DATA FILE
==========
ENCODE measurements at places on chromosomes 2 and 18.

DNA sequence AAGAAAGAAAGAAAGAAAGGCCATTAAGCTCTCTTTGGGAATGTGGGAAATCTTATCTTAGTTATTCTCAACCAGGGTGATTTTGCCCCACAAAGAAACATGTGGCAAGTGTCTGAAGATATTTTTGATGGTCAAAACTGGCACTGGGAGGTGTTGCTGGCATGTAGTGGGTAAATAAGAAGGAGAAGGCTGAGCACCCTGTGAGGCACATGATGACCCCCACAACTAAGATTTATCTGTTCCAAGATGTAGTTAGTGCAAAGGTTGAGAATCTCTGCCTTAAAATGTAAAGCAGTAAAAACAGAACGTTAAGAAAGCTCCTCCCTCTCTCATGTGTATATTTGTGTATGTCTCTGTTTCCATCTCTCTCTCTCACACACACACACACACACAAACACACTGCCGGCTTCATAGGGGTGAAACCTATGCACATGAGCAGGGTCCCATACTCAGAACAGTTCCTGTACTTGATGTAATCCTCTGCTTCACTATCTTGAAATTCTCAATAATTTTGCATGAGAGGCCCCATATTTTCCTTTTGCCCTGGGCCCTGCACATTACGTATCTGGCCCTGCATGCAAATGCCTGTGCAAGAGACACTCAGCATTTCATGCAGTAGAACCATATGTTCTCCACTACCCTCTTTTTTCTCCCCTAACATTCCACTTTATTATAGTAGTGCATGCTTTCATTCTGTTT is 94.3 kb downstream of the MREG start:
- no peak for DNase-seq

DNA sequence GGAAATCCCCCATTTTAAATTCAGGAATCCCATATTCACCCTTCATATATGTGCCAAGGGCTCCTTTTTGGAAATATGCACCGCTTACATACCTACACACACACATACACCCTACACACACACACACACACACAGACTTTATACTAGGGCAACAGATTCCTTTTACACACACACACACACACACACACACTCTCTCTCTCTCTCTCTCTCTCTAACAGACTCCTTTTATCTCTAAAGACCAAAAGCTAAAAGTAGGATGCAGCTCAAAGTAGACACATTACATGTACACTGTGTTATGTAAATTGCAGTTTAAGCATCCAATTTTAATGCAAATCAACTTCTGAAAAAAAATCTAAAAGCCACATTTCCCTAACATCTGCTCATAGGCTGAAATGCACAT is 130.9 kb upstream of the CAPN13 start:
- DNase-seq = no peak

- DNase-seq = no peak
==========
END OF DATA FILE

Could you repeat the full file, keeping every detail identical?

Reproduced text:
ENCODE measurements at places on chromosomes 2 and 18.

DNA sequence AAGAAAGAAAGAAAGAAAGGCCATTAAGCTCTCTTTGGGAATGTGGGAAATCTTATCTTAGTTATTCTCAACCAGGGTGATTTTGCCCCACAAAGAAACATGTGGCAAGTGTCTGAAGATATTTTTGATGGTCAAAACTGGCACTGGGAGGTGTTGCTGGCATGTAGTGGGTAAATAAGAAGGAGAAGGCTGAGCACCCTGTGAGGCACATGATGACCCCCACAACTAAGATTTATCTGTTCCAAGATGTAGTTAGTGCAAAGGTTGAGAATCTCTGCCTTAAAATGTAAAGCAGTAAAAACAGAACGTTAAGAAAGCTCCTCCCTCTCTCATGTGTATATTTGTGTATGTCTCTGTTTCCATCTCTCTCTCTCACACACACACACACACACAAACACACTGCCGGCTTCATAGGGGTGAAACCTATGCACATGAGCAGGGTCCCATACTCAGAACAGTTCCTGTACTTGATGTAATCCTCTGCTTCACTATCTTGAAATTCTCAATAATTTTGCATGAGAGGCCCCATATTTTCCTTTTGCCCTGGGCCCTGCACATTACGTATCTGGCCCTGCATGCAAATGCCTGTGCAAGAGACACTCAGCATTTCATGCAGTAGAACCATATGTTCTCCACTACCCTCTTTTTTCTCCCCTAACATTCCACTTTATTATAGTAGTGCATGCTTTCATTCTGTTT is 94.3 kb downstream of the MREG start:
- no peak for DNase-seq

DNA sequence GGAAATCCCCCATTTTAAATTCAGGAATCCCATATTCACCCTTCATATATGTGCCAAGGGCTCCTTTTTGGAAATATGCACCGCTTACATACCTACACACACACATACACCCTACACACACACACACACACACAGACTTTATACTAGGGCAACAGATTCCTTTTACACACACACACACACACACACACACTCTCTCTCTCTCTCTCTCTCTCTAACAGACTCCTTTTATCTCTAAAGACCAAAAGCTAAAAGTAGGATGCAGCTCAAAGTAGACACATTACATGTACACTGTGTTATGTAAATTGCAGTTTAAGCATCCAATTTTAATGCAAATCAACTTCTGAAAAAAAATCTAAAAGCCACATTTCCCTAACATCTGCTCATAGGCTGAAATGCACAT is 130.9 kb upstream of the CAPN13 start:
- DNase-seq = no peak

- DNase-seq = no peak